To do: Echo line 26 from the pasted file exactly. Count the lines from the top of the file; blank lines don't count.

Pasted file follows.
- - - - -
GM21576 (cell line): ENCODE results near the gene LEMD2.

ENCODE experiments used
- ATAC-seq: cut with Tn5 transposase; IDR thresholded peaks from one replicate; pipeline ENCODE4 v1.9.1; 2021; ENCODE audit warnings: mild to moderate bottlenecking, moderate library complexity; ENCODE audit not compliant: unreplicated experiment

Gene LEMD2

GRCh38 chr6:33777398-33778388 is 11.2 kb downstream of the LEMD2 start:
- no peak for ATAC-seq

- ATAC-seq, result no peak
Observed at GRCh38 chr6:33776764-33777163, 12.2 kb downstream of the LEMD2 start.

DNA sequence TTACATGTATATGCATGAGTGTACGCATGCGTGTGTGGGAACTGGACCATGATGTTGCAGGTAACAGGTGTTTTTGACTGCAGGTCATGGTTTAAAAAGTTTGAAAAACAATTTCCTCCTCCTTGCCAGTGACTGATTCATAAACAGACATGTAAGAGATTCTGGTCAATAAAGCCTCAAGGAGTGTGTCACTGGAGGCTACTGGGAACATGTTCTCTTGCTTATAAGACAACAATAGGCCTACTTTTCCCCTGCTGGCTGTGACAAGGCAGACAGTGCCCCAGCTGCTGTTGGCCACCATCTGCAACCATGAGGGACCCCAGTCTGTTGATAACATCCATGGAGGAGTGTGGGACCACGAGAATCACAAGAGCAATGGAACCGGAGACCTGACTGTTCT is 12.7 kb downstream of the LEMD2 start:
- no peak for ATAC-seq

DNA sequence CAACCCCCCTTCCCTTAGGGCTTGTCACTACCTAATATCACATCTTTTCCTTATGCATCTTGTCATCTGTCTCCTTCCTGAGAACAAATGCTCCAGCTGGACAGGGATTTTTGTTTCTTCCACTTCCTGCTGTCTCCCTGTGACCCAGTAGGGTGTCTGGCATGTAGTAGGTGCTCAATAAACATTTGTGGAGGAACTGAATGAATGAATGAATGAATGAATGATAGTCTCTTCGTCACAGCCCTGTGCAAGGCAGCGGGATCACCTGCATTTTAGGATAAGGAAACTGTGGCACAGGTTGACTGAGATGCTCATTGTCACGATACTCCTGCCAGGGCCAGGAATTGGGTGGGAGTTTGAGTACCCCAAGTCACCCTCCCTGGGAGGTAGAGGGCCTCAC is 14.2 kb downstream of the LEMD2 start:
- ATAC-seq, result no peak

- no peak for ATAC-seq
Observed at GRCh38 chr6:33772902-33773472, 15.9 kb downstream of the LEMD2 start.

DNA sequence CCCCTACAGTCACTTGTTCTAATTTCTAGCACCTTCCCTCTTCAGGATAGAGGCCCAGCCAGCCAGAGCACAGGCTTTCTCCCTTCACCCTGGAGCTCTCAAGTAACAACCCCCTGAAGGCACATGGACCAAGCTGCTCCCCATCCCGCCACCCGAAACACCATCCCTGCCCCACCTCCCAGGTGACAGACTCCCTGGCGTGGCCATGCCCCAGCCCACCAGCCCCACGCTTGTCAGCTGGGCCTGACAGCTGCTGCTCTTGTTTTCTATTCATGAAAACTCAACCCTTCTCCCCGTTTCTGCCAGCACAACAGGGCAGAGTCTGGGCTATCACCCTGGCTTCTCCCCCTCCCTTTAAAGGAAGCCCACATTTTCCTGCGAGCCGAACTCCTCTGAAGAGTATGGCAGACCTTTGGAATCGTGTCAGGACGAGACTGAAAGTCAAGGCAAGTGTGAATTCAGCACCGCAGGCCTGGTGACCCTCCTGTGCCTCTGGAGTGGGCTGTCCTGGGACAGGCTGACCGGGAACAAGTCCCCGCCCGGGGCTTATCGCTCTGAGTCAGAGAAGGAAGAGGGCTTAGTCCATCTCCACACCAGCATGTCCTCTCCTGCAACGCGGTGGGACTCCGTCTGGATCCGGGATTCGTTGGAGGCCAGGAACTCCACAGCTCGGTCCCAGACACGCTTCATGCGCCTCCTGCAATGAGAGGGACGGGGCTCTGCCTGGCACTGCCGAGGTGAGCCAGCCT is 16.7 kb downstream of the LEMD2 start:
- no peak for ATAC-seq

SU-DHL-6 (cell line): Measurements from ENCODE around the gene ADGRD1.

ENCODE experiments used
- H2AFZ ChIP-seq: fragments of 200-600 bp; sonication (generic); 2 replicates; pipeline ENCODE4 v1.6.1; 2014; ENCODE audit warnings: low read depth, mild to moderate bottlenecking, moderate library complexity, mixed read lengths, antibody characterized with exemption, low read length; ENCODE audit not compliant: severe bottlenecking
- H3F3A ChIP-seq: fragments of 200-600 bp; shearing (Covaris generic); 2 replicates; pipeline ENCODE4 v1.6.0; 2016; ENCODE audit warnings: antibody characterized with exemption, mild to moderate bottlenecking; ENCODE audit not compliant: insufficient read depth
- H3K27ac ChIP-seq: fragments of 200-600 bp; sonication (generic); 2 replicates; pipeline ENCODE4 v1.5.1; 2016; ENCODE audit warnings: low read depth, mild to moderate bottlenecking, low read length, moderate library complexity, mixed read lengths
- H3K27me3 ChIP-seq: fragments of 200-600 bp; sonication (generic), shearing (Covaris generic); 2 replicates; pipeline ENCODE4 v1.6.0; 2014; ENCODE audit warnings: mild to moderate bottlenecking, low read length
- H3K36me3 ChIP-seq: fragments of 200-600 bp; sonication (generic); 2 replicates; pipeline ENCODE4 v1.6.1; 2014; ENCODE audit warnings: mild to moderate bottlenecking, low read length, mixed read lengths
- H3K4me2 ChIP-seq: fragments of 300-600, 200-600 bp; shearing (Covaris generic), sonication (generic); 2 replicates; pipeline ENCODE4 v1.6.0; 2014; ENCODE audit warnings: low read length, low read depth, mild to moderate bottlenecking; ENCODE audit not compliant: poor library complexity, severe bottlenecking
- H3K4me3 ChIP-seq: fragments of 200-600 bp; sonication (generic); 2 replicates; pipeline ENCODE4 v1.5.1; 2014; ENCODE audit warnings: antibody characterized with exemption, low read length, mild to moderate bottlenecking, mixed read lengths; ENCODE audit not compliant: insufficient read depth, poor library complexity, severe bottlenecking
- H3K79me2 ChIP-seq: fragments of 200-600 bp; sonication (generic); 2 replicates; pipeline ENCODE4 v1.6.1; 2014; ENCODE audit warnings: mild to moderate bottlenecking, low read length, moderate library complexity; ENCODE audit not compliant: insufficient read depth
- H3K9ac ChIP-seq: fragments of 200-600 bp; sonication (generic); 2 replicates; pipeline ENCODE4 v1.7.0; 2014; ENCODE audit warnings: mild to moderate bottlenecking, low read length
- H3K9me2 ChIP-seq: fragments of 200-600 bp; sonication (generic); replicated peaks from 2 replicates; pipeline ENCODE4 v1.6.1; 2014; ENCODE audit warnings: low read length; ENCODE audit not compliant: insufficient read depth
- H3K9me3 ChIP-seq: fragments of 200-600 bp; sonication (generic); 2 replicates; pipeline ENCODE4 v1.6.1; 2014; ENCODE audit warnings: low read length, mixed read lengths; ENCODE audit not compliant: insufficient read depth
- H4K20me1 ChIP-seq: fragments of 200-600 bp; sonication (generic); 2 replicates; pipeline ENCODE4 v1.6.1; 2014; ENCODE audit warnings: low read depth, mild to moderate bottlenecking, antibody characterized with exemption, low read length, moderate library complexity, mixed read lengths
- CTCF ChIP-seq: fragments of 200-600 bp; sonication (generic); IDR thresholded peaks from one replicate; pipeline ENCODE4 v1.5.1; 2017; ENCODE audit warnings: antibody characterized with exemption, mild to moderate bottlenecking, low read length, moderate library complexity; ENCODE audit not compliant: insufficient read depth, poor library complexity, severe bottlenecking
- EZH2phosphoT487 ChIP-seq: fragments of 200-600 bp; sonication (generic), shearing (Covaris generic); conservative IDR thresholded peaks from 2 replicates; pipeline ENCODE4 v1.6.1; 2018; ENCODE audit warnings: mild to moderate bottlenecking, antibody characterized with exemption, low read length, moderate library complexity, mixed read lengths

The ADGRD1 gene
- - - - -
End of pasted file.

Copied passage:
- H3K79me2 ChIP-seq: fragments of 200-600 bp; sonication (generic); 2 replicates; pipeline ENCODE4 v1.6.1; 2014; ENCODE audit warnings: mild to moderate bottlenecking, low read length, moderate library complexity; ENCODE audit not compliant: insufficient read depth